Health Informatics and The Cultural Divide: A UK Perspective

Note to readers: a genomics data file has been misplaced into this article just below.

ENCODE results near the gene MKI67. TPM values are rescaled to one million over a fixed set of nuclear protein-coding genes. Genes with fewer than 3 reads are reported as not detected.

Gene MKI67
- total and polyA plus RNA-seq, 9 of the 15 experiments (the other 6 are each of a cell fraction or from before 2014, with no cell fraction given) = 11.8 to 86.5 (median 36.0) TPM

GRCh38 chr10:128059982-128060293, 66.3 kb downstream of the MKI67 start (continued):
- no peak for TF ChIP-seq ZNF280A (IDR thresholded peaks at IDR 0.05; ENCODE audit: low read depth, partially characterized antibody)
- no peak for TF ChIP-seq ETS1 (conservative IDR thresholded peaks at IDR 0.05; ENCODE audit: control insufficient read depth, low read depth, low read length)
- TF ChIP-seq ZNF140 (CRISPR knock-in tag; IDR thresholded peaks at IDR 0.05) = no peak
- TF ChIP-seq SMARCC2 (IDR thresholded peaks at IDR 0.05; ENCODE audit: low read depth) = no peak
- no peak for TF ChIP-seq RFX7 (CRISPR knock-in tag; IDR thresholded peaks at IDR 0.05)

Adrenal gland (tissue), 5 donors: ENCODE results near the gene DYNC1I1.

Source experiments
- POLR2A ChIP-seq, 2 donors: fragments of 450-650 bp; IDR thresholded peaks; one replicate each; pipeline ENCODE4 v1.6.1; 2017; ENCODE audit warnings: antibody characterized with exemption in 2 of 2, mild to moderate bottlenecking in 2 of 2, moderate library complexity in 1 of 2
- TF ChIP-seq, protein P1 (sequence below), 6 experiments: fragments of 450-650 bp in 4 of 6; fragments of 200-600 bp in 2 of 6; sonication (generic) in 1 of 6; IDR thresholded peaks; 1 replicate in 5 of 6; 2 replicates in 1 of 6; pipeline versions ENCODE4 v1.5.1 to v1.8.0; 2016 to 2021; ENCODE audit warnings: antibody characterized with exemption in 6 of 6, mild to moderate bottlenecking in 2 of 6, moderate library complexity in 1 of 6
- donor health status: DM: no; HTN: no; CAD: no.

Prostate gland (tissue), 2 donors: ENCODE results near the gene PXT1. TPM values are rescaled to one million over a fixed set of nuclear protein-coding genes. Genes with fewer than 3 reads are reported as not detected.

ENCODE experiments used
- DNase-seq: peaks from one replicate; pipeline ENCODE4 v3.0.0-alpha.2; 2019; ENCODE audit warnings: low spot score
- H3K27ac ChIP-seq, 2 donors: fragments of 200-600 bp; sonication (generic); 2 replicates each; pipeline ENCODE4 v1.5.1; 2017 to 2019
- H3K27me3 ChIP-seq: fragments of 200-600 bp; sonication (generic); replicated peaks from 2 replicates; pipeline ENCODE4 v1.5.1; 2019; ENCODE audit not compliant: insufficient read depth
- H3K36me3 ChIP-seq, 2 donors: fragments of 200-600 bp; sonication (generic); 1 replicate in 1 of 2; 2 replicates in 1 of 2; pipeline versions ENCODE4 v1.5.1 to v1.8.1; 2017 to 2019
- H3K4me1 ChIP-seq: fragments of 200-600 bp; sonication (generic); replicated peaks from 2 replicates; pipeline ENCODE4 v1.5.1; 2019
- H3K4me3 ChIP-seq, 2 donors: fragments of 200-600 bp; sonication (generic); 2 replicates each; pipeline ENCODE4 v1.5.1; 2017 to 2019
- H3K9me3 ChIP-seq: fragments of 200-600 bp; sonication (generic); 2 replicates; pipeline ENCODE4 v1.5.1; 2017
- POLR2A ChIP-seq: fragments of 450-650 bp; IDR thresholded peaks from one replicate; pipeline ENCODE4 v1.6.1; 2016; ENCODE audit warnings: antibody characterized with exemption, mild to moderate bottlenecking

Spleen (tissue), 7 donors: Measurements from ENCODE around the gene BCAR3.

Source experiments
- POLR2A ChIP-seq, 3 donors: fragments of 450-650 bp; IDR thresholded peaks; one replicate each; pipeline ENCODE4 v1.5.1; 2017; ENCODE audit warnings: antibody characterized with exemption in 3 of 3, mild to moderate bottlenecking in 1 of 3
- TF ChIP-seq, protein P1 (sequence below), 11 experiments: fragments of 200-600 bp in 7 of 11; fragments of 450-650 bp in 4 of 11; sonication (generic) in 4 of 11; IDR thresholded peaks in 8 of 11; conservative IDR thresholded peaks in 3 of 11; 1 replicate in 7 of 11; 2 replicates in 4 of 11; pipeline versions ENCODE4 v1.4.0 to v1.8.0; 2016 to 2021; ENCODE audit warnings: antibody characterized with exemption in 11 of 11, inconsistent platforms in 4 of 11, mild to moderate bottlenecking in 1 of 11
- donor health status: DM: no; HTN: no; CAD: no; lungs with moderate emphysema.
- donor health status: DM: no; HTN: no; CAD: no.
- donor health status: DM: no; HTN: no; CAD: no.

This paper discusses the concerns about the growing ‘digital divide’ within society which has implications for maintaining both health and social inequalities in the UK. The main focus of the paper is about inequalities in health relating to culture and ethnicity. Different theoretical approaches to cultural differences in health are set out as well as different ways of classifying cultural and ethnic differences in health service research. The argument then goes on to suggest that the emphasis on cultural and ethnic categorization only further divides people and fails to reduce inequalities. Transculturalism is defined and set out as a more useful way of approaching cultural difference as it is less restrictive and prescriptive. The paper sets out how this approach can be used to develop better quality health content in health informatics that is useful and relevant to a wider range of users, thus tackling both the digital divide and health inequalities.